Like a divorce, a breakdown in a business partnership can be messy and traumatic. Partnerships are often fraught with angst, disagreements and problems. So when the breakdown comes, it has to be managed in a certain way.
The Young Entrepreneur Council has some good advice on how to handle a bust up.
First, start every partnership with a solid contract outlining exit plans in advance. Write up a simple understanding with an exit clause built in for each partner. Then you can go back to the partnership agreement or other business documents that detail the structure of the business. The document should spell out how disagreements or severance is handled. Secondly when it comes to financial resolution, err on the side of generosity rather than risk litigation by being greedy or spiteful when ending a business relationship. Don't let the past cloud the way you handle the situation. Think about the best way to end it to benefit your company in the future. Also when entering a partnership, get a pre-nup. That way, no matter how heated things get, both you and your partner are protected and forced to abide by terms upon which you agreed when cooler heads prevailed. And if you define a set of mutual desired outcomes and then operate from a place of mutual fairness, you can generally find an amicable resolution to any business partnership that has come to an end.
Gerard Magner, a partner at Hall & Wilcox. says when things can’t be worked out amicably, it usually goes to litigation where one of the parties institutes proceedings under the ‘oppressive conduct' provisions of the Corporations Act, or brings on proceedings in respect of the breach of a director's duty; or brings an application to wind up the company, and in some cases, all three.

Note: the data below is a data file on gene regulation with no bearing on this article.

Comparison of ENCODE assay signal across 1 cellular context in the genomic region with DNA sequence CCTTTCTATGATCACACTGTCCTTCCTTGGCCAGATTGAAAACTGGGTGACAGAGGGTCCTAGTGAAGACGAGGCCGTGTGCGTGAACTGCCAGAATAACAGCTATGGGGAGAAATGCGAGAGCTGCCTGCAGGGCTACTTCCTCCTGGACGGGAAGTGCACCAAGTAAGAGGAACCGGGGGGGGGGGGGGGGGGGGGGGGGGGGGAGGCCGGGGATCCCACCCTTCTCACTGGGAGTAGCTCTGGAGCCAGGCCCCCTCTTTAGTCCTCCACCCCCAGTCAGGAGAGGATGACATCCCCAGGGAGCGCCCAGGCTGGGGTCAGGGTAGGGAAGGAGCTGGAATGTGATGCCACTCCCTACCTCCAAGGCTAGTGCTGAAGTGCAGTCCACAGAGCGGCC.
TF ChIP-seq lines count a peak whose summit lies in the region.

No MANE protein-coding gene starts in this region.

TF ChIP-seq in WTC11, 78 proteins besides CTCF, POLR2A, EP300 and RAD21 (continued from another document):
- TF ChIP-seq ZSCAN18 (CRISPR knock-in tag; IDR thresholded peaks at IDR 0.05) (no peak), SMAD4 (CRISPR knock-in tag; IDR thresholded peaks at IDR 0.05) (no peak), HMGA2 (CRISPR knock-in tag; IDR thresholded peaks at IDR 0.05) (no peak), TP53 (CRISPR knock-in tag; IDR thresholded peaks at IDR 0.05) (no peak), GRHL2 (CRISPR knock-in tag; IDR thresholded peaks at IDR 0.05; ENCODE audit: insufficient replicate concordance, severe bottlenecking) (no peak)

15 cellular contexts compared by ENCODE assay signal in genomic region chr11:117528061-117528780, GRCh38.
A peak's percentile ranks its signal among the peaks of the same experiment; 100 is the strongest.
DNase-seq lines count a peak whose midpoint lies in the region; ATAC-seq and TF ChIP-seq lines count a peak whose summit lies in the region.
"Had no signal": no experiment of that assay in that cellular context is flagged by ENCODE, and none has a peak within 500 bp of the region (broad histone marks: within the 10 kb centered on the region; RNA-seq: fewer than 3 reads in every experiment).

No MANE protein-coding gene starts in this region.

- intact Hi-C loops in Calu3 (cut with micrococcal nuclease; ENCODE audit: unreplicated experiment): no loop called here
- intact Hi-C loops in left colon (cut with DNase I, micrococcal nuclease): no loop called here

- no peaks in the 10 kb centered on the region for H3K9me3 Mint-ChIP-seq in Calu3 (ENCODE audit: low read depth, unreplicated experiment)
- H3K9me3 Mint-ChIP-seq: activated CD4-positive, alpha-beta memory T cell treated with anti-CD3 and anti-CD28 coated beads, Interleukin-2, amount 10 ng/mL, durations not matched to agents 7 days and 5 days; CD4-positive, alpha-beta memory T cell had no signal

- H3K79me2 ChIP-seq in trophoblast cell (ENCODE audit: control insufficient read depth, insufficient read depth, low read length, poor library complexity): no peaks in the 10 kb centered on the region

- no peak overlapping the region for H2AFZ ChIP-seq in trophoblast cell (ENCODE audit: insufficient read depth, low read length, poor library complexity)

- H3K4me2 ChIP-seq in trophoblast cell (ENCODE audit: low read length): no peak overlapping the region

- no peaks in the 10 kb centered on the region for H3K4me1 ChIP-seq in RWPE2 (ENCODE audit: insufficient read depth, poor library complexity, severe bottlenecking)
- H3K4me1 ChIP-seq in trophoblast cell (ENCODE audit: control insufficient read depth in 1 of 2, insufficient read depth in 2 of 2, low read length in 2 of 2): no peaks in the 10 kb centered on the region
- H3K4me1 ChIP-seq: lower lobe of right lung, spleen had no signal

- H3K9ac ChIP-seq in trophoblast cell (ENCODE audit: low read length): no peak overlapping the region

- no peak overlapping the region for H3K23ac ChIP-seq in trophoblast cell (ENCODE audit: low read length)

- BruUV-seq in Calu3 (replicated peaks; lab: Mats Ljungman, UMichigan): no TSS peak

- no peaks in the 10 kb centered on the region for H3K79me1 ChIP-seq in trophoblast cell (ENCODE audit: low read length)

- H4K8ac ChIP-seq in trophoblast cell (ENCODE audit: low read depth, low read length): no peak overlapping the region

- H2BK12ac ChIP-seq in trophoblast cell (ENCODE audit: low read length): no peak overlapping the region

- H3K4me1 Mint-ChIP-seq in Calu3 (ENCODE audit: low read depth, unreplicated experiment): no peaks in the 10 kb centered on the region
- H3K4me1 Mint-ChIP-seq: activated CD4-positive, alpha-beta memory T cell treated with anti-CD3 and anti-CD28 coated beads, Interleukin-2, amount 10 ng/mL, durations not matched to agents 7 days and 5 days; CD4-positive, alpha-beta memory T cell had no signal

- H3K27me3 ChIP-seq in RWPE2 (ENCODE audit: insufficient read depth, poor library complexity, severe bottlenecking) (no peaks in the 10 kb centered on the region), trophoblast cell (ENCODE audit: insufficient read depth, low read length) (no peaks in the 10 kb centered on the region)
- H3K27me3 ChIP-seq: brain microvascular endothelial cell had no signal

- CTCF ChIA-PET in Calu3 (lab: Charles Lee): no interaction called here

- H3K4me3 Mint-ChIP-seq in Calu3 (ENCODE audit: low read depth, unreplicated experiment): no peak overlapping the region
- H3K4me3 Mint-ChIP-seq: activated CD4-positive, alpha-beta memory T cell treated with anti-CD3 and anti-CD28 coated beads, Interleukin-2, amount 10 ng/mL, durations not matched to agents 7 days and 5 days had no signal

Examples of oppressive conduct include an unfair allocation or restrictions on the payment of dividends to particular shareholders, refusing access to information about the company's affairs, use of company funds for improper purposes - for example personal expenditure - denying directors the opportunity to carry out their functions - for example failing to call directors' meetings when required - a combination of the inability to sell out of a private company where improper exclusion from management has occurred and there is no reasonable offer to buy the oppressed party's shares; and paying excessive remuneration to the person having control of the company.
If nothing else, the prospect of winding up the company might force the parties to negotiate, he says.
Magner says: “In the same way as the breakdown of trust and confidence between partners justifies a court exercising its power to dissolve a partnership, so too does the court consider it appropriate to use its power under section 461 to effectively end a corporate "partnership" that has gone the same way…A court will do its utmost to avoid winding up a solvent company, particularly when employees will be affected, perhaps by ordering early mediation, but ultimately will wind up if there is no other way. However, from a tactical point of view, the mere foreshadowing of such a proceeding may force the recalcitrant party to the negotiating table.”
Have you ever experienced a partnership breakdown? How did you handle it?